Pubdate: Tue, 11 Sep 2007
Source: Hamilton Spectator (CN ON)
Copyright: 2007 The Hamilton Spectator
Author: Jessica Mcdiarmid
Bookmark: (Salvia)
Bookmark: (Hallucinogens)


A powerful unregulated hallucinogen is being sold in shops and 
convenience stores across Hamilton. And there's nothing illegal about it.

The herbal hallucinogen salvia divinorum falls into the same class as 
magic mushrooms and LSD. Some who have used it report intense 
hallucinations: A tree growing out of the floor or thinking they're a crayon.

But neither the plant nor its active ingredient, salvinorin A, falls 
under the Controlled Drugs and Substances Act, so it can be legally 
imported and sold in Canada.

The Spectator found salvia was easy to buy in local convenience 
stores and head shops, as well as on the Internet.

The herb is controlled in at least seven states in the U.S., with 
legislation pending in 12 others.

It's also regulated in Australia and many European countries.

A December 2005 report by the marketed health products directorate, 
an arm of Health Canada, recommended salvia be placed under the 
Controlled Drugs and Substances Act. But Health Canada has said it 
can't do that unless there is evidence of dangers. Meanwhile, 
spokesperson Renee Bergeron said Health Canada is monitoring salvia.

"Should there be evidence of a significant risk to health and safety, 
Health Canada will take the necessary actions to safeguard 
Canadians," Bergeron wrote in an e-mail. That could include public 
education or restrictions on sale and distribution, she added.

Store clerk Madi McCann said the popularity of the herb, also called 
magic mint or diviner's sage, is on the rise.

But she said she doesn't think there is much potential for abuse. 
"It's like a 15-minute (magic) mushroom trip," said McCann, who works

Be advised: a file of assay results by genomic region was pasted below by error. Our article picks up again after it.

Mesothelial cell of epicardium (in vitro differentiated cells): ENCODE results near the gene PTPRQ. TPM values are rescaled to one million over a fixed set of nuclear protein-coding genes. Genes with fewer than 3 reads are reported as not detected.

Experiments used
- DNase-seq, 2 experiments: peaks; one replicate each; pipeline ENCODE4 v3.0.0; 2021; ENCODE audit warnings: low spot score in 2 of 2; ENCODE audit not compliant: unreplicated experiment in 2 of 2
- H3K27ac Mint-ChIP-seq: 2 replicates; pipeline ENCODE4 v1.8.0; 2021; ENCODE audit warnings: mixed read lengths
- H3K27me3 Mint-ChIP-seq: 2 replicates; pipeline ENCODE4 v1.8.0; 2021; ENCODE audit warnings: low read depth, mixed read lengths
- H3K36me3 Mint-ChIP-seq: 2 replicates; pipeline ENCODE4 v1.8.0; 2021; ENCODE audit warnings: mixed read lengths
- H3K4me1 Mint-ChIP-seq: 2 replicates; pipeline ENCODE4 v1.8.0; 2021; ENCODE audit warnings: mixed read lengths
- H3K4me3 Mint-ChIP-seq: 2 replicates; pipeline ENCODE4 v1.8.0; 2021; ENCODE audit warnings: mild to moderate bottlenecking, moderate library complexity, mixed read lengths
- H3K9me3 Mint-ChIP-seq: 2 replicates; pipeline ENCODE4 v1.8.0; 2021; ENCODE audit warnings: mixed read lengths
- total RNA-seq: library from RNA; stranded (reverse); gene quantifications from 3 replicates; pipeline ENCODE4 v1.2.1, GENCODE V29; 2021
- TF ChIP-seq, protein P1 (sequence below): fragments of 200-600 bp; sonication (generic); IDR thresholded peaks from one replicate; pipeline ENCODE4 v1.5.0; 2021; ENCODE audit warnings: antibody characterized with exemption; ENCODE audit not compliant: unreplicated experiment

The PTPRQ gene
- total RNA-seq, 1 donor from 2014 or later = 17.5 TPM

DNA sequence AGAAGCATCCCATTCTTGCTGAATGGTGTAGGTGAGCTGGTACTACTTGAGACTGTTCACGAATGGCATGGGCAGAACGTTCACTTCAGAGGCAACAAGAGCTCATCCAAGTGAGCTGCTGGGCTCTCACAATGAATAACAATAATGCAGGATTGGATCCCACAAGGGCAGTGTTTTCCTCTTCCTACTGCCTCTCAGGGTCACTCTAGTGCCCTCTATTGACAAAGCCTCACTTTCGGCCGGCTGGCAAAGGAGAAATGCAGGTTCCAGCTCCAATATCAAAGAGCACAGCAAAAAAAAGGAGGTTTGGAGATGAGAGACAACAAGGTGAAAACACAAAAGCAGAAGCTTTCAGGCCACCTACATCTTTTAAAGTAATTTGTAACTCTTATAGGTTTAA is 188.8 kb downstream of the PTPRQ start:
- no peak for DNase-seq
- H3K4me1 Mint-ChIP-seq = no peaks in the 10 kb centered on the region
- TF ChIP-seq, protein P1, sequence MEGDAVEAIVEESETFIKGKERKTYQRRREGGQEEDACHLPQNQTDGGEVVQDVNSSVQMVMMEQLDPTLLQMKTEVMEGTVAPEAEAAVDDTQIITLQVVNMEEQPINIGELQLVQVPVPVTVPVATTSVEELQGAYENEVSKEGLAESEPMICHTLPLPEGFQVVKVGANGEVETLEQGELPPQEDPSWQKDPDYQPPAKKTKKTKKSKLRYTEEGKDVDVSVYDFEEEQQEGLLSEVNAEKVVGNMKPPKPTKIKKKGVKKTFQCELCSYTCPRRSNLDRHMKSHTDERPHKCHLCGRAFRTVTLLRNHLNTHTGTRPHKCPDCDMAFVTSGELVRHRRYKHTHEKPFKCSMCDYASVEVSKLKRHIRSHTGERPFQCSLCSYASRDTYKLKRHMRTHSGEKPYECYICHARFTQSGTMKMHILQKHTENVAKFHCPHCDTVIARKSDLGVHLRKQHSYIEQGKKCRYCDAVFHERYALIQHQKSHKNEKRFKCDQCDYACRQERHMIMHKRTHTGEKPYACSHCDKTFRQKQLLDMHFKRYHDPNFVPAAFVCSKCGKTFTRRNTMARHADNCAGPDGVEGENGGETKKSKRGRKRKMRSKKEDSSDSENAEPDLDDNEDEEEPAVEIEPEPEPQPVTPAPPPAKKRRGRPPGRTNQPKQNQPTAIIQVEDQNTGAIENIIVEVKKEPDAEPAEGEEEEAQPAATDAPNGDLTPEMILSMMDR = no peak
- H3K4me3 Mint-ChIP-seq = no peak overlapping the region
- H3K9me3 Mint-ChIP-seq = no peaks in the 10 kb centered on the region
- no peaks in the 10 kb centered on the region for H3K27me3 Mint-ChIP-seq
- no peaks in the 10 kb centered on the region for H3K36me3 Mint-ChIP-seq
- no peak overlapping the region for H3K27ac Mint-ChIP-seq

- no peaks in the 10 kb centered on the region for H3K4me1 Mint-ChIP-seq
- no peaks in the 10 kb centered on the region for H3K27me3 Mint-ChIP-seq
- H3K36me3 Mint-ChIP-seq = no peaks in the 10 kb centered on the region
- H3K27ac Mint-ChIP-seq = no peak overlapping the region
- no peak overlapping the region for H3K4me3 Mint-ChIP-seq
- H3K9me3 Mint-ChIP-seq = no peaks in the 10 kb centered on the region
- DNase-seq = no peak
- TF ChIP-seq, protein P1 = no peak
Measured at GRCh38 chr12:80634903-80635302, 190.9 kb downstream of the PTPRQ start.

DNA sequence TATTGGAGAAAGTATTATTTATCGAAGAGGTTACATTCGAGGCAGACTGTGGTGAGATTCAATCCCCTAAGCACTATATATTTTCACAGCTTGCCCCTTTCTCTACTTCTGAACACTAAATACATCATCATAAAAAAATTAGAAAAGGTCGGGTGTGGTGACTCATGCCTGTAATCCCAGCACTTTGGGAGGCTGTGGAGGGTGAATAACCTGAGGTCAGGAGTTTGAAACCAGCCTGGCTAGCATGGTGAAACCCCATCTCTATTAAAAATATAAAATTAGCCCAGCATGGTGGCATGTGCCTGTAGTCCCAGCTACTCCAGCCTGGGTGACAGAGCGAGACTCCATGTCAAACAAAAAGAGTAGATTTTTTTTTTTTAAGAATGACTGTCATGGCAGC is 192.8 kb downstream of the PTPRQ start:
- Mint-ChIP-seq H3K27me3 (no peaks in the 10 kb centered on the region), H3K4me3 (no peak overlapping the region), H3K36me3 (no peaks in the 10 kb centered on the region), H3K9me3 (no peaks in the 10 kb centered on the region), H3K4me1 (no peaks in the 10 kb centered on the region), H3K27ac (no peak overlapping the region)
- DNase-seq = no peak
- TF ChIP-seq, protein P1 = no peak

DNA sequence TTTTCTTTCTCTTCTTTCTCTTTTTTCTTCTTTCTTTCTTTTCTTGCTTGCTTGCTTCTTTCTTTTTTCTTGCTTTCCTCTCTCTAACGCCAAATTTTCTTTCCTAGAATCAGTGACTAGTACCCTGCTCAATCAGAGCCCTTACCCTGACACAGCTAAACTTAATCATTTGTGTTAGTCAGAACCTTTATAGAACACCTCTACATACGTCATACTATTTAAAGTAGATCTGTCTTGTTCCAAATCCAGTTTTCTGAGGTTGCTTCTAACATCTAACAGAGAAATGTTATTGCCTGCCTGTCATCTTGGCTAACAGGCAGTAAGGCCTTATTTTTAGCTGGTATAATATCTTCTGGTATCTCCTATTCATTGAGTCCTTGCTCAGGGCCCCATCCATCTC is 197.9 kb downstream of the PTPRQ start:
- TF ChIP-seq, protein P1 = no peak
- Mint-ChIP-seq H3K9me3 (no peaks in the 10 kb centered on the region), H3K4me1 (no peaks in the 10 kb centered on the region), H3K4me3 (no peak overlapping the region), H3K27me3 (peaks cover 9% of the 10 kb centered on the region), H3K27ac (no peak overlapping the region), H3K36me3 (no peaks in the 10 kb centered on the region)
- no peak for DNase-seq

at Rock Universe, a store in Eastgate Square that sells salvia. "The 
effects are so overwhelming, it's usually a one-time thing."

The store even provides a "guidebook" to buyers, which recommends 
they have a sober "sitter," stay away from public places, don't drive 
and turn off phones while under salvia's influence. She says they 
wouldn't sell to anyone underage, though laws don't require that.

Salvia is usually smoked and produces a high lasting about 15 minutes.

Hamilton Detective Gary Ostofi said police are aware of the herb but 
haven't had specific incidents. Corry Curtis, a health promotion 
specialist in the city's public health department, said they are 
aware of the herb due to media requests but there is little 
information about the user population and its long-term effects.

"Obviously, when people use it there are risks associated," said 
Curtis, adding the city is tracking it now.

At least one Ontario municipality has called for a ban. Port Colborne 
sent a resolution to all Ontario municipalities in May petitioning 
Health Canada to review salvia.

After seeing an ad in a store and researching the herb, Janice Coker 
of Stoney Creek was terrified.

"As a mother with two teenagers, it's like, 'What the hell is the 
government thinking?'" said Coker. While her sons are nearly grown, 
she worries about younger kids.

"It's the young ones who can go into a convenience store and buy it, 
that's what scares me," said Coker, who believes parents need to be 
aware of it.

Wende Wood, a psychiatric pharmacist at the Centre for Addiction and 
Mental Health in Toronto, said most users don't do salvia frequently.

"Even experienced hallucinogen users say it's very intense," said 
Wood. "Not a lot of people want to do it again." What people do under 
the influence is a concern, she said.

"People can freak out and do unsafe things," she said. "Their 
judgment and perception is off."

But other hallucinogenic plants such as jimson weed are more 
worrisome, said Wood. Research hasn't found salvia addictive or 
physically harmful.

Hamilton hemp shop Chronic Enlightenment has sold salvia for five 
years. Owner Scott Gledhill said he has smoked it but doesn't anymore 
because he gets too high.

Salvia's popularity is growing, said Gledhill, who estimates he sells 
around 60 grams a month, at $40 each. Gledhill said he won't sell it 
to anyone underage and advises people on safe use. Most buyers are 
looking to try something new, he said.

"Most people that do it don't do it again. I don't have repeat customers."
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